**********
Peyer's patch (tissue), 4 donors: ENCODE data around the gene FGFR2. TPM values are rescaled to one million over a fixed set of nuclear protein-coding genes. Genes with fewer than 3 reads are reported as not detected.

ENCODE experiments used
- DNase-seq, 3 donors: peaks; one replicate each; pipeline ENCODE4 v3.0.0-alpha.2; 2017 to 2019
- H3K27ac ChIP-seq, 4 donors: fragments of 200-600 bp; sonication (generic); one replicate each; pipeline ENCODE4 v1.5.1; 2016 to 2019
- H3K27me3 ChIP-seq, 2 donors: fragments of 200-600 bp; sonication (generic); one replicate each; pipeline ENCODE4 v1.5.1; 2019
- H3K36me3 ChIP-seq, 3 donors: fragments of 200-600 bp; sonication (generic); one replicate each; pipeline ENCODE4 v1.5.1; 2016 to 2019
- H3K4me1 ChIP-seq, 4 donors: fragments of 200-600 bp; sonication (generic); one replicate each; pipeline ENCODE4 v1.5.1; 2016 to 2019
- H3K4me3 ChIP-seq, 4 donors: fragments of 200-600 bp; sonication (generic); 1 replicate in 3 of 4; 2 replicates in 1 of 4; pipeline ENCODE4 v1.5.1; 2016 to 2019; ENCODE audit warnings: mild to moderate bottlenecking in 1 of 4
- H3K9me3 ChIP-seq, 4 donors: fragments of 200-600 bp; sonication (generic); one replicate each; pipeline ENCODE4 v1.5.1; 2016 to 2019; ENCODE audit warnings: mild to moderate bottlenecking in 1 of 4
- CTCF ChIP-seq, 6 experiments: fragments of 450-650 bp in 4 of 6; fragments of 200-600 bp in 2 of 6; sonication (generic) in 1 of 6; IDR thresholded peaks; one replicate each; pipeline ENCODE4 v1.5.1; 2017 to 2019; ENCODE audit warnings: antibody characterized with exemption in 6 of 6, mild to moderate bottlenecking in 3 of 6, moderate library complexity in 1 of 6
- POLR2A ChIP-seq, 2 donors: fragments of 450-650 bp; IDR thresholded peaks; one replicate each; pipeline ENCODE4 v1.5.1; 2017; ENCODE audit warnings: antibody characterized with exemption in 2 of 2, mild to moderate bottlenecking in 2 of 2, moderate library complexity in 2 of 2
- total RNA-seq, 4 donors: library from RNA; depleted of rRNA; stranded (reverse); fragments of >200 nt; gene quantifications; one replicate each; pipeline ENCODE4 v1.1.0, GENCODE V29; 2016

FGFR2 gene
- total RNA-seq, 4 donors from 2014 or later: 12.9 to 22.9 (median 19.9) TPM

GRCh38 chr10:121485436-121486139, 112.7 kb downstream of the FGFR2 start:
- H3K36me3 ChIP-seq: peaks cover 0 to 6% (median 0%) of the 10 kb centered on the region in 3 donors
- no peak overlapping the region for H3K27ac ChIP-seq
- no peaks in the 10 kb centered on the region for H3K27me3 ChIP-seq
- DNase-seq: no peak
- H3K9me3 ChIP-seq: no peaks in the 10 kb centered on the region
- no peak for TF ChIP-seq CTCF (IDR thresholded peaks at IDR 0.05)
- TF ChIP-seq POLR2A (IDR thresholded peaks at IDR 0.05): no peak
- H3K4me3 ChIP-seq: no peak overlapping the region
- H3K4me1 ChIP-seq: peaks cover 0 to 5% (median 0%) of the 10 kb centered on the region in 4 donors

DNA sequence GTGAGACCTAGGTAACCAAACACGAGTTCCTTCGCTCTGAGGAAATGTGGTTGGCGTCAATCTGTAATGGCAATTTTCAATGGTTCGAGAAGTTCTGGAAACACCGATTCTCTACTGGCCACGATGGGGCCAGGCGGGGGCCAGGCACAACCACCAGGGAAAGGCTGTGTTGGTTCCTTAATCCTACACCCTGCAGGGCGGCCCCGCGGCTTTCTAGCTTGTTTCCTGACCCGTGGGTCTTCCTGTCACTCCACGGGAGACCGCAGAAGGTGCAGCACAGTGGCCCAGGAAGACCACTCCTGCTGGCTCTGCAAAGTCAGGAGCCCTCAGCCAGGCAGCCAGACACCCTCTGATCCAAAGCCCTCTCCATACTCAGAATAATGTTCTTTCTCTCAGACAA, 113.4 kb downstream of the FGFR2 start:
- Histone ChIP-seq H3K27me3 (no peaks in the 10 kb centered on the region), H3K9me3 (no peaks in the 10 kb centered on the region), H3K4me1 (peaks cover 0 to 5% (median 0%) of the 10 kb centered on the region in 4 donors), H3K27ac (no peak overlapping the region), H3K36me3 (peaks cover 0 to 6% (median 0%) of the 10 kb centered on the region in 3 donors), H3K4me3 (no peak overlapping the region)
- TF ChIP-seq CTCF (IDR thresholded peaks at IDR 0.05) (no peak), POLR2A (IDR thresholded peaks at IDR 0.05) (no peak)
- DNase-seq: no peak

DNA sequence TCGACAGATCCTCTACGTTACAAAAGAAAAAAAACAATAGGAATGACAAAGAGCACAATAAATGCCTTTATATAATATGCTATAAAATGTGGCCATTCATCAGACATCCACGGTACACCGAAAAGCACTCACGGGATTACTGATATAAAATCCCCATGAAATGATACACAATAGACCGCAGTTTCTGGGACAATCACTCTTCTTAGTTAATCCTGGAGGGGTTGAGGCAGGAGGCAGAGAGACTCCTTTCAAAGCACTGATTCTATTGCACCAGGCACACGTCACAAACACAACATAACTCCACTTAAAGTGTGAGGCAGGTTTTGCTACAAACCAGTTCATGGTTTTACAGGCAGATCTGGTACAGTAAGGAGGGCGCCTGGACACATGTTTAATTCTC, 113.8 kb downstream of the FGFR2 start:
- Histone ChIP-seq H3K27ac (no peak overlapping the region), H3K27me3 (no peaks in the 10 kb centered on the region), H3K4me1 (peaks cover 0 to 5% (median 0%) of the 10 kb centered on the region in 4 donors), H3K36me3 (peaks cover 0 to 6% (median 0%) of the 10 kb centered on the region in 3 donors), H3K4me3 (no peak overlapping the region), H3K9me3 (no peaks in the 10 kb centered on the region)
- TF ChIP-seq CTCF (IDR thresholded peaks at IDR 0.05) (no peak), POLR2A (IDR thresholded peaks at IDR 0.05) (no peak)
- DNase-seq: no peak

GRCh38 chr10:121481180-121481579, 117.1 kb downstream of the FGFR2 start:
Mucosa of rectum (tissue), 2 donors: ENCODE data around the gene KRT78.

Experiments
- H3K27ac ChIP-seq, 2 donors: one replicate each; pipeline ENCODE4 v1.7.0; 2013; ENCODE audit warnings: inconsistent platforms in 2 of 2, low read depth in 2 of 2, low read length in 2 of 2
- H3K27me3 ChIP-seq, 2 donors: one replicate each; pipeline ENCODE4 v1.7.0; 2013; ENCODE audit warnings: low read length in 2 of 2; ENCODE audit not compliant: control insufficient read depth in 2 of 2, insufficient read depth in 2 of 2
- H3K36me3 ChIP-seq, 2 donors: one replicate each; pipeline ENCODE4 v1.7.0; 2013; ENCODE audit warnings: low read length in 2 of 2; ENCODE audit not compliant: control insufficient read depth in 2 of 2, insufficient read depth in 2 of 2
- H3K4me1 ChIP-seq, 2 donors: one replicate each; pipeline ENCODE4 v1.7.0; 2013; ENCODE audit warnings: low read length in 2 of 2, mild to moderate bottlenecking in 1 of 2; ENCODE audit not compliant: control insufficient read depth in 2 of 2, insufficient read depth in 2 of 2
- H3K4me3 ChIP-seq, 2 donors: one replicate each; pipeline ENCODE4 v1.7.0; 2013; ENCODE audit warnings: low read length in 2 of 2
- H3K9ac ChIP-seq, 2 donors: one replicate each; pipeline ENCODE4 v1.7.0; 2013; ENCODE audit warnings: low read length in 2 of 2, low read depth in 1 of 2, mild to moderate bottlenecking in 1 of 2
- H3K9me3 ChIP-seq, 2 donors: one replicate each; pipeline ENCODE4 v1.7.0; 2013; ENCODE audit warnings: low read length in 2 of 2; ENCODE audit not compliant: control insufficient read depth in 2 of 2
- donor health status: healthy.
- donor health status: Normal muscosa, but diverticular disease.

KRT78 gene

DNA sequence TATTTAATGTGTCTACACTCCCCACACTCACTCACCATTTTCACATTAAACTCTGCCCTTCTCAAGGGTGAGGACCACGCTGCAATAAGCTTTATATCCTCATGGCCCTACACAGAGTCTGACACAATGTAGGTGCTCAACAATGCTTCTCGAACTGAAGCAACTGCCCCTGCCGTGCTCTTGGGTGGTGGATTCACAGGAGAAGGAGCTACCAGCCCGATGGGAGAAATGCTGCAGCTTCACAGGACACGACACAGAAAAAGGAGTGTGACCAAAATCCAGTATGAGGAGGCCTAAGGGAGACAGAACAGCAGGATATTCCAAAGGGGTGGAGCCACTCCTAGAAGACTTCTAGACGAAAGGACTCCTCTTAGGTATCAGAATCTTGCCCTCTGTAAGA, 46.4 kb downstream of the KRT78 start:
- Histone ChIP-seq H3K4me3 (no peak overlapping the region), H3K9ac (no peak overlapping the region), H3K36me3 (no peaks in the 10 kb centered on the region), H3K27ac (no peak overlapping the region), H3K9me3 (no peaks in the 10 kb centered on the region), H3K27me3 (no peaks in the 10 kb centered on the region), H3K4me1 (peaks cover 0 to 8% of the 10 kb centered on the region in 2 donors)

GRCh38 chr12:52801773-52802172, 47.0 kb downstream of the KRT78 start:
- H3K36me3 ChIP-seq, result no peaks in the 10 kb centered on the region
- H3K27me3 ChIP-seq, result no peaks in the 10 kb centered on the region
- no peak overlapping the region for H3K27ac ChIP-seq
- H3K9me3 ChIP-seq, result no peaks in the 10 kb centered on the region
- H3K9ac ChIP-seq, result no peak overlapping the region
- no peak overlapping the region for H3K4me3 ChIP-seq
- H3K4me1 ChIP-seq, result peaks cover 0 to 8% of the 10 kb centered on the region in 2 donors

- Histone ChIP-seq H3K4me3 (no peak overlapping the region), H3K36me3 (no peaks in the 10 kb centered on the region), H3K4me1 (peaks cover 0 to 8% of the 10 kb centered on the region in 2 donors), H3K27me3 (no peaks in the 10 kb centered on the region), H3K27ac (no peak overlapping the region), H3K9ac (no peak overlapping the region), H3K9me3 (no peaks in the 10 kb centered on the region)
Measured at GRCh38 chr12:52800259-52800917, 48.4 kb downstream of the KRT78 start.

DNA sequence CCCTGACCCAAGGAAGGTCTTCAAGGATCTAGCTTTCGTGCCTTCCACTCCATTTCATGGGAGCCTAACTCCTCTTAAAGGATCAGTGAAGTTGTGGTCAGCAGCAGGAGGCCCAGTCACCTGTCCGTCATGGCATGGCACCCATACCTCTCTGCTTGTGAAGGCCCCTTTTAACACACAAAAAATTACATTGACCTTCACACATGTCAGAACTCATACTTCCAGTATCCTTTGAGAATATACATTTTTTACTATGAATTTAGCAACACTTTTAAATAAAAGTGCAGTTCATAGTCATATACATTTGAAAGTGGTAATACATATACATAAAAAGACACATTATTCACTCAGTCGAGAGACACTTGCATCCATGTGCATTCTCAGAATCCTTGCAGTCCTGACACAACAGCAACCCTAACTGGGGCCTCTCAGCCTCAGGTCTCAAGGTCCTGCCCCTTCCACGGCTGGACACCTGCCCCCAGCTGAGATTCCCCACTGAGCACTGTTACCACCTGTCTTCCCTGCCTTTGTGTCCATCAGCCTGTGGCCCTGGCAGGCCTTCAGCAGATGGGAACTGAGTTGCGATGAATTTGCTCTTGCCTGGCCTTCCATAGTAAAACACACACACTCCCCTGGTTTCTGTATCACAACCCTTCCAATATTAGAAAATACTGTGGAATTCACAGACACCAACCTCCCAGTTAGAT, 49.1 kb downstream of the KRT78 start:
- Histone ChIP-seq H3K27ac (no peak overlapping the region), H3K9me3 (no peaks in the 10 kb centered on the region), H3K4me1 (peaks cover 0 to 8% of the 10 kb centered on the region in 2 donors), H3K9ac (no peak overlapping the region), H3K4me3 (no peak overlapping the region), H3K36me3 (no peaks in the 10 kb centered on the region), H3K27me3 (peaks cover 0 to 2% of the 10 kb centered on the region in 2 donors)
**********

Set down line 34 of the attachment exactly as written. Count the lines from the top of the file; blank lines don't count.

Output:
Mucosa of rectum (tissue), 2 donors: ENCODE data around the gene KRT78.